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A federal judge in Arizona on Friday denied USI Insurance Services LLC’s motion for a preliminary injunction against Alliant Insurance Services Inc. and former USI producers who joined the rival brokerage.
In the case, USI Insurance Services LLC v. Alliant Insurance Services Inc., William J. Havard II, et al., which was filed in U.S. District Court in Phoenix in January, USI sought a temporary restraining order and preliminary injunction stopping Alliant from encouraging any USI employee to breach 60-day notice periods, causing any former USI employees to breach restrictive covenants in their employment agreements, and employing Mr. Havard and his colleague Robert Engles during their 60-day notice period.
Mr. Havard was head of USI’s Phoenix environment pollution and liability team, and Mr. Engles specialized in commercial property/casualty insurance. Both brokers had become dissatisfied with their positions at USI before their separate resignations, along with two support staff, in late January, court papers say.
USI alleged that Mr. Havard sought to move at least two clients to Alliant and serviced other former USI clients when he joined Alliant, breaching nonsolicitation and nonservice clauses in his employment contract. USI also alleged that Mr. Engles solicited at least one USI client.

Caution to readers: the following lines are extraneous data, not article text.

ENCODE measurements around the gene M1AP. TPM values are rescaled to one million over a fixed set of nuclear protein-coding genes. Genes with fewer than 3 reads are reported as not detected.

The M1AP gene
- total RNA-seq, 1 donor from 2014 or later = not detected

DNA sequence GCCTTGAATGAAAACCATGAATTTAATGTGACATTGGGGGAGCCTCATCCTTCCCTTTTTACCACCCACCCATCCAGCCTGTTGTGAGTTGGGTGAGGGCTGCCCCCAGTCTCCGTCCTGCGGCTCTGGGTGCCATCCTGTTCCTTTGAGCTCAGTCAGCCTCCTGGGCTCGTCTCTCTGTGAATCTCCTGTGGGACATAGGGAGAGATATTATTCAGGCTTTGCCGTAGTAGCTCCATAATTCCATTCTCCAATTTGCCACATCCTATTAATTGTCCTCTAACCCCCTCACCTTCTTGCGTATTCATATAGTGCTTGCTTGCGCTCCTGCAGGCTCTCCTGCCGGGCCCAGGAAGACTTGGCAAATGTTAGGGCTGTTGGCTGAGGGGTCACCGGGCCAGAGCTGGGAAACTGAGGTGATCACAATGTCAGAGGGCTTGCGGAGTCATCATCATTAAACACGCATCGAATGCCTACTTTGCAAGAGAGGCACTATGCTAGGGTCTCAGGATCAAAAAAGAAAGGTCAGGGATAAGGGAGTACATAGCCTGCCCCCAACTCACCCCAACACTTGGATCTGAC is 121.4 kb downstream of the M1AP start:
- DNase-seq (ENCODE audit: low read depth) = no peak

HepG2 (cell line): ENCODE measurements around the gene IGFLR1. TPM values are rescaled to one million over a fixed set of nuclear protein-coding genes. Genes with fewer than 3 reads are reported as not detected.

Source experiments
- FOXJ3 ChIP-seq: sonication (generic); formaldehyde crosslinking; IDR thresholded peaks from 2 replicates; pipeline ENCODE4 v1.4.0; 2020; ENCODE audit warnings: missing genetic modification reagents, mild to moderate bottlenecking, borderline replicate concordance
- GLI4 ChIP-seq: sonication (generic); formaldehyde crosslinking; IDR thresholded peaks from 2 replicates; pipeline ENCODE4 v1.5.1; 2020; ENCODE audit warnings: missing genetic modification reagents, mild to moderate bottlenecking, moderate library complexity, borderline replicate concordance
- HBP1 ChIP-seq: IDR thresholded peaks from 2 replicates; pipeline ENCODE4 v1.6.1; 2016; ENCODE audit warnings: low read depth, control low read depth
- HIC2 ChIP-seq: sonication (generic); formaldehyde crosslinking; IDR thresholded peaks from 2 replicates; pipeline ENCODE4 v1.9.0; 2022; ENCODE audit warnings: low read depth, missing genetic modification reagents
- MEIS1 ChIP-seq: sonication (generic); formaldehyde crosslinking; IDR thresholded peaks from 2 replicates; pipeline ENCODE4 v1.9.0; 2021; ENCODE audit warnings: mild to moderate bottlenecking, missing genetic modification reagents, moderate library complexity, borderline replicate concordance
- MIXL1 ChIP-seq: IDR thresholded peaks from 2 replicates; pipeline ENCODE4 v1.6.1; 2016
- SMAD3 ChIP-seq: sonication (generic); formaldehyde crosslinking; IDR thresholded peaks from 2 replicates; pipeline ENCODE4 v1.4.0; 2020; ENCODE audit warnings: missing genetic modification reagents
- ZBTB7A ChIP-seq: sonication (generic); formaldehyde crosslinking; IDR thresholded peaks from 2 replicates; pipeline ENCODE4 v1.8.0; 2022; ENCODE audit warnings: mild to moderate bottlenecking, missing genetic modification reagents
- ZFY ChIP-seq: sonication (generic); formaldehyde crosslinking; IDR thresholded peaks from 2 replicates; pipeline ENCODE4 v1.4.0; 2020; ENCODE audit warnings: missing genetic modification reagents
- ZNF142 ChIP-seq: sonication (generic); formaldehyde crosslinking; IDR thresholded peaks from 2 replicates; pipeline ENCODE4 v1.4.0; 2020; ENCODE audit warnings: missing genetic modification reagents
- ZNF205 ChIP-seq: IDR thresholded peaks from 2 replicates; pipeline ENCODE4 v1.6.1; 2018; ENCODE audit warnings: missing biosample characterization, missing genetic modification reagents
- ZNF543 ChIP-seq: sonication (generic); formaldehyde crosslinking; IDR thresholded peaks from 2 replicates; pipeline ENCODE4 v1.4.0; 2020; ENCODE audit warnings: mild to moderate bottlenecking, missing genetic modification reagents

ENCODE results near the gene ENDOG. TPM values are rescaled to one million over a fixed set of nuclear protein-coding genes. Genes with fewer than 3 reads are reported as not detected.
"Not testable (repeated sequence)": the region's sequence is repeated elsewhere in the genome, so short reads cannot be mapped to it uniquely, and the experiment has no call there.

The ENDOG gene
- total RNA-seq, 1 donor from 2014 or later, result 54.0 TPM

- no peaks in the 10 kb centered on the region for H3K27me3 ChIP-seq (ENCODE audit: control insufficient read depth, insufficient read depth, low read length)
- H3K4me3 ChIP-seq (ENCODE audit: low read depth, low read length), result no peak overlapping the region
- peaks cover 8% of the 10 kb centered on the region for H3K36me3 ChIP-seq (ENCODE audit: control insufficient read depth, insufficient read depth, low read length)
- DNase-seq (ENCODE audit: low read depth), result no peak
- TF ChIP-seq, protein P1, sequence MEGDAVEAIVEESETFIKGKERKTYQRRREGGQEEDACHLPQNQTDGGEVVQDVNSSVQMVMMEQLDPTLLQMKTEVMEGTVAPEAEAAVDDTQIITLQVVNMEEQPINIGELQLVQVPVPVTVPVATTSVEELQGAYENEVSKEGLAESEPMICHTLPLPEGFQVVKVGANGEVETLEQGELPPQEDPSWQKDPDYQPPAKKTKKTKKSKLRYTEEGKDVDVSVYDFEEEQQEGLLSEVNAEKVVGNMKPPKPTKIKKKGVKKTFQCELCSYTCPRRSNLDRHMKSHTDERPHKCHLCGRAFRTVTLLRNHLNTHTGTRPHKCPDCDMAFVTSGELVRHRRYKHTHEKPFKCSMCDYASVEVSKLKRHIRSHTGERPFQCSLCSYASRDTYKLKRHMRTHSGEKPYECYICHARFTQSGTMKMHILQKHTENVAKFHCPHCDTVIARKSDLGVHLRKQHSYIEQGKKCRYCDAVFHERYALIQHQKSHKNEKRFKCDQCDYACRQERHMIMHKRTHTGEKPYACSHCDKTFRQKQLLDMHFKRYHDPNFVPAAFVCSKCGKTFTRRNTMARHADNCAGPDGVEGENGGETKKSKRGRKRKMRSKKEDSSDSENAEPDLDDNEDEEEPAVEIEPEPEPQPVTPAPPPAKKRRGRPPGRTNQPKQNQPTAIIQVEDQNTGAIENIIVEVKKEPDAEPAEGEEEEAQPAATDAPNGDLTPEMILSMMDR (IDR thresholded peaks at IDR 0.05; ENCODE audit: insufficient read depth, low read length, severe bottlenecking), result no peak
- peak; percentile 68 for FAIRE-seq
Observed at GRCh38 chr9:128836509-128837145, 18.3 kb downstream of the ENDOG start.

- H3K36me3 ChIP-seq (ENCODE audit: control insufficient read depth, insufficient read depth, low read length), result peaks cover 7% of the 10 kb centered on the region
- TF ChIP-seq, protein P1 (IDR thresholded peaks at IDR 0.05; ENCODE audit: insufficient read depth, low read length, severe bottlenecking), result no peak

Among other things, Judge Susan Brnovich found that the intention of the clients to follow Mr. Havard – with whom they had developed a professional relationship – to his new employer “does not necessarily amount to solicitation.”
The court also found another Alliant employee used Mr. Engles’ connection to a former client to solicit business and Mr. Engles did not inspire the call.
In addition, the court found that the nonservice agreement in Mr. Havard’s contract, which prohibited him from providing services to a USI client that the company serviced over the past two years for a two-year period appeared “unreasonably broad.”
According to the ruling, USI did not meet the legal burden to prove that its restrictive covenants were enforceable.
Given the high turnover of clients that is usual in the insurance brokerage sector and the length of the nonsolicitation agreements, “the Court is currently unpersuaded that the two-year periods … is sufficiently tailored to protect client goodwill. However, the Court invites additional briefing,” the ruling states.
In addition, the court ruled that USI is unlikely to succeed in its claim that Alliant interfered with the brokers’ employment contracts, noting that the brokerage did not advise Mr. Havard and Mr. Engles to resign immediately and did not provide legal advice, although Alliant does recommend and fund independent legal counsel.
“The Court agrees that Alliant’s conduct is consistent with legitimate competitive purposes,” the court ruled.
USI declined to comment on the ruling.